Tax season is here. Few people can honestly say they look forward to the crunch, but scammers and hackers seem to be having a very good time at everyone else’s expense. A few new hacks have been exposed recently, and they reiterate the importance of being overly protective when it comes to Personally Identifiable Information (PII).
The first is a growing scam involving phishing for W-2 forms. The fraudsters send fake emails to a company’s payroll or HR department claiming to be the CEO or another very high level executive. They ask to see W-2 forms for the whole workforce, or for a list of employees’ personal information: everything from Social Security Numbers to salaries. In seconds, a good scam artist can convince an unknowing HR rep to hand over reams of sensitive information. Once they have addresses, birthdays and SSNs they can file fake tax returns and claim hardworking Americans’ tax refunds. Last year scammers targeted for-profit corporations, but the IRS says they are now focusing on school districts, non-profits and even tribal organizations.
Another scam is victimizing the people preparing tax returns. The phishing starts with a simple email to a tax preparer that looks like a possible client looking for help filing their return. If the preparer responds, the scammer sends a second email with an embedded address or attachment. When the link is clicked or the file is downloaded, the hackers have full access to the tax professional’s computer. They can take email addresses, passwords and any other person information stored there.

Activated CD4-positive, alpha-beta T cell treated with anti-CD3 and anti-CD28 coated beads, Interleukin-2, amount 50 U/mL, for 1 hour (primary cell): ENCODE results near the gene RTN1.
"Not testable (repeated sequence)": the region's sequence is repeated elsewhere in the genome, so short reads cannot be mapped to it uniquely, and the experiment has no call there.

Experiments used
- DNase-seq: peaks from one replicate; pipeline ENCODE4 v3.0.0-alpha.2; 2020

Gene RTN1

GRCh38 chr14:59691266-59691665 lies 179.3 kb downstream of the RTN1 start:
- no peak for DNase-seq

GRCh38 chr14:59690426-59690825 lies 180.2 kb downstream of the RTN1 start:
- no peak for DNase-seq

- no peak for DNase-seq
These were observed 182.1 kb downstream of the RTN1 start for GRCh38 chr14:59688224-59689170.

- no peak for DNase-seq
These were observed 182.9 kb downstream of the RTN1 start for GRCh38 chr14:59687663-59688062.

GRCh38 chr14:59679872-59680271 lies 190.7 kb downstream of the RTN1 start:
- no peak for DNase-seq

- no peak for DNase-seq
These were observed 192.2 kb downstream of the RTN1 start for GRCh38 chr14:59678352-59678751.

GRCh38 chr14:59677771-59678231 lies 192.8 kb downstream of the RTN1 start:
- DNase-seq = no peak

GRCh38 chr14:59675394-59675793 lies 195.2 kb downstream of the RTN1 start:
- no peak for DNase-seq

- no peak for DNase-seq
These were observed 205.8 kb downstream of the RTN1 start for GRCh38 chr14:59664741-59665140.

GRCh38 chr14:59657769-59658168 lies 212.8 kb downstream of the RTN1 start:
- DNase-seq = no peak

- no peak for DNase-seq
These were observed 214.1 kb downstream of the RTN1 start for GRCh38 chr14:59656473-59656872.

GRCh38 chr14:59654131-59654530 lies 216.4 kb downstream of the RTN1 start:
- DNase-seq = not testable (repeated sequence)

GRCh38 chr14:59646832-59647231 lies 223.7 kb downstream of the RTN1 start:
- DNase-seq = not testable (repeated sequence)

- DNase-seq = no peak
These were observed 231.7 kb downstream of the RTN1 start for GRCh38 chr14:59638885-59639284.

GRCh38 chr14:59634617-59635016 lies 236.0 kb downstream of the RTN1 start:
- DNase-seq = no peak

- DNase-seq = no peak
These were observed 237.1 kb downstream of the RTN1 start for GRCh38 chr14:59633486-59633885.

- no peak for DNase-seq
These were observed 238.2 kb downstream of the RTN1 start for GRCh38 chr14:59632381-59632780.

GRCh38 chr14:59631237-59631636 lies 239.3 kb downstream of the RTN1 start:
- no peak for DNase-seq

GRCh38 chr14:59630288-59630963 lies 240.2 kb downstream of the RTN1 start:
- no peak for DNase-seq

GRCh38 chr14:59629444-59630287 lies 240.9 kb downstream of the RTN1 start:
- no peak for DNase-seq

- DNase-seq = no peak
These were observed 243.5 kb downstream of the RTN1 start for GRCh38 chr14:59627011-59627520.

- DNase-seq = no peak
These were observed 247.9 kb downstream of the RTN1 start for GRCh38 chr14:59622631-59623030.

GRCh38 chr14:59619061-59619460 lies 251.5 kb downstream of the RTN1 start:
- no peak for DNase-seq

You are probably wondering why anyone working in such a sensitive industry would click on a link or download something from a stranger in this day and age. There’s the rub. The scammers find their victims by accessing other victims’ computers. If they break into a friend or colleague’s account, they can trick even the most savvy computer users.
The IRS is urging all taxpayers, and anyone who works with tax information and documents, to be extra vigilant this tax season. If you need to share personal information, don’t do it from a link in an email. Log out from the link and access the site directly.
As people wise up, the scammers get craftier. Unfortunately, a little healthy suspicion can go a long way when it comes to protecting not only your refund, but your entire financial life.